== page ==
An alternative approach for identifying potential drug candidates is to forge relationships with clinicians at medical schools, who may have insights into new products that their originator lacks. Academic physicians often get access to new classes of pharmaceutical agents during very early clinical development. These experts, with their intimate knowledge of both disease and patients, may be better positioned to see how a new clinical utility will open new markets than are the pharmaceutical company's marketing department analysts.

4. To negotiate an in-license successfully, a startup must find a way to bridge the gap between the disparate values placed on the product by the licensor and licensee. Many large pharmaceutical companies set commercial hurdles before advancing a new compound into the final stages of clinical development (such as projected annual sales of $250 million or higher), which are appreciably higher than those that might be hailed a success for the start-up (as little as $50–100 million annually). Moreover, for the startup, the primary focus is not on revenue but on company value, which is driven by success in clinical development (see Fig. 2) even before the company's first product is launched. Those are the differences that make transactions work.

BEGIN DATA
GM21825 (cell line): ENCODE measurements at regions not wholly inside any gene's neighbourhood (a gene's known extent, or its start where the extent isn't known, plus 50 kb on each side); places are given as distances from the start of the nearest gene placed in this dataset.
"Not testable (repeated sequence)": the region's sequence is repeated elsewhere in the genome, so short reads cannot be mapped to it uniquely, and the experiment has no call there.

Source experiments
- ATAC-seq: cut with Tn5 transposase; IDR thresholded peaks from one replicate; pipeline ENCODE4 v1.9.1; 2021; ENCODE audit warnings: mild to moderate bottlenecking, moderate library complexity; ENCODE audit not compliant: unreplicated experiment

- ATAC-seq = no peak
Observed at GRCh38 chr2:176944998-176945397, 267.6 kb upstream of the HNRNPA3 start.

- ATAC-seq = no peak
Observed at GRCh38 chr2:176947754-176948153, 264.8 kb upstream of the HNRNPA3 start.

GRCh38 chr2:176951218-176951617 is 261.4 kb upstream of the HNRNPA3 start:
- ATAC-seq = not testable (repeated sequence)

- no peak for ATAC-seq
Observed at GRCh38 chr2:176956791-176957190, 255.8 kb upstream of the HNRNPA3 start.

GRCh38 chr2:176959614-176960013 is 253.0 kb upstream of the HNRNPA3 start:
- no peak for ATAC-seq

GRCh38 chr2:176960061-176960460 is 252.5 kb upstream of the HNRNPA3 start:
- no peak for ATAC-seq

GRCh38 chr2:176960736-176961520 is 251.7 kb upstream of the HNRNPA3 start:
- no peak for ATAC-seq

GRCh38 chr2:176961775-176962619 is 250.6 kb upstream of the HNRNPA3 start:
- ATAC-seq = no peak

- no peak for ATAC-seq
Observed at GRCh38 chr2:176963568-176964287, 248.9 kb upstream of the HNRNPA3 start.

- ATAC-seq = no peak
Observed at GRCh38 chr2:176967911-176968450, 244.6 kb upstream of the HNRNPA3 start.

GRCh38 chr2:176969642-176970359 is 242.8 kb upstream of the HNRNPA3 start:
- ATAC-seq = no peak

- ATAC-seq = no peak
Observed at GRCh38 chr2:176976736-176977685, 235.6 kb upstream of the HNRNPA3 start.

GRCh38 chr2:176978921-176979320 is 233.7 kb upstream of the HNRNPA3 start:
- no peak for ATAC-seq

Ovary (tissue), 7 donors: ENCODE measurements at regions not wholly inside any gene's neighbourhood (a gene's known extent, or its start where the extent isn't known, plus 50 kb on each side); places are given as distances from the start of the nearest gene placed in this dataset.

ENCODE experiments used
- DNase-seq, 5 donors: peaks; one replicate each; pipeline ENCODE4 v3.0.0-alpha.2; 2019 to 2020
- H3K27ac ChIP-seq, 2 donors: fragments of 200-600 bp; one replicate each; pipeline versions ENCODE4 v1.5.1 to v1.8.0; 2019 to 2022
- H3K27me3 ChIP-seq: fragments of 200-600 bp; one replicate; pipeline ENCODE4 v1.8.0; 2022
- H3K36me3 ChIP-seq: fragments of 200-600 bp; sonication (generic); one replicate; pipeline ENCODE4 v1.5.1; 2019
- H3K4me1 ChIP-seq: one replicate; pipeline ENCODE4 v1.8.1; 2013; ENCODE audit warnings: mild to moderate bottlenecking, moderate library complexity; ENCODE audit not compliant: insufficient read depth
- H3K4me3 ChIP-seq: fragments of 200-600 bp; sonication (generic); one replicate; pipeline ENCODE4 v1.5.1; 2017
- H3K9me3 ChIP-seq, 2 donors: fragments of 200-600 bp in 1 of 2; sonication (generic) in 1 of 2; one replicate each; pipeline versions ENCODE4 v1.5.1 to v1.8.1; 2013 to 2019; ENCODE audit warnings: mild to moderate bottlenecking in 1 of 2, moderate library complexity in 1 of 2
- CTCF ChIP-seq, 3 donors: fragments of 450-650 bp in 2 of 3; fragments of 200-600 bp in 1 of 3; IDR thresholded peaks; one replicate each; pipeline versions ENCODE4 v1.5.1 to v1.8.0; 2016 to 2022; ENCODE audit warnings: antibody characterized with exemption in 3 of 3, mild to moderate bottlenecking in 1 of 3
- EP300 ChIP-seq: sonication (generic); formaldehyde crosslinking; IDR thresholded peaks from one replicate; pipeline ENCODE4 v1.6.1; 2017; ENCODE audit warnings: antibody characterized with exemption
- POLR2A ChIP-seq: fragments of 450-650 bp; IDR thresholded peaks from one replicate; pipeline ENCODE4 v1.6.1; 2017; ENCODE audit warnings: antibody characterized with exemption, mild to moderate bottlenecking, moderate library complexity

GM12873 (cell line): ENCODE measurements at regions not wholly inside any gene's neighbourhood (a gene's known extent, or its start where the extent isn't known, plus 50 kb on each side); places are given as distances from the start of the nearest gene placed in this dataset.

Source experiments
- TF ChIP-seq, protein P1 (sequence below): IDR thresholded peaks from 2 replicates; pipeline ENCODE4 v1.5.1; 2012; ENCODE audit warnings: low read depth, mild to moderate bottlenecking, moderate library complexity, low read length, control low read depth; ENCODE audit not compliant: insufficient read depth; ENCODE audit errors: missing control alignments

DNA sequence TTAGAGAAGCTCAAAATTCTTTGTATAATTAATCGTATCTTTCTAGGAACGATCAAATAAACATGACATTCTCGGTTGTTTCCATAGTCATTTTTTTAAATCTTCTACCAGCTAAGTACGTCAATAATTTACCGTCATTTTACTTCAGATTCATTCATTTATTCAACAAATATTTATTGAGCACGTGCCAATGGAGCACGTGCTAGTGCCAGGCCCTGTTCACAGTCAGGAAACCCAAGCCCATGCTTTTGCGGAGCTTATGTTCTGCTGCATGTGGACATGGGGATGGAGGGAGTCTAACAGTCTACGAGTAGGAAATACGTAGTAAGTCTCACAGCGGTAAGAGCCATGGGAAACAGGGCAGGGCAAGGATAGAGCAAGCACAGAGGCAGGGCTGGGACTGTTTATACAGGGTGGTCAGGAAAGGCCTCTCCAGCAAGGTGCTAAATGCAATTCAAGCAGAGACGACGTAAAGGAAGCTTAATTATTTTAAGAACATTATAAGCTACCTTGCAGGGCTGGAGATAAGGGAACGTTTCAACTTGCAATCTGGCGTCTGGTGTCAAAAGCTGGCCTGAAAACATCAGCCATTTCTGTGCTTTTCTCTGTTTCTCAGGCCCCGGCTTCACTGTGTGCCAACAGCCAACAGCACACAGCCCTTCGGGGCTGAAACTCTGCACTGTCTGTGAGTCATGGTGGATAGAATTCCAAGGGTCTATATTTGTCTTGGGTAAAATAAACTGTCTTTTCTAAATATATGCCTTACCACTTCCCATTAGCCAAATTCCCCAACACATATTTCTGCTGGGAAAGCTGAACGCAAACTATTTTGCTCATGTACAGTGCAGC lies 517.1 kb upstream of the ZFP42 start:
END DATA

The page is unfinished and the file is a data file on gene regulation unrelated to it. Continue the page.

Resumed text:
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  1. Dennis P. Schafer has started seven biotechnology companies, and currently serves as chief operating officer of Somatocor Pharmaceuticals, Atlanta, GA SchaferDP@aol.com.

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https://doi.org/10.1038/nbt0602supp-BE36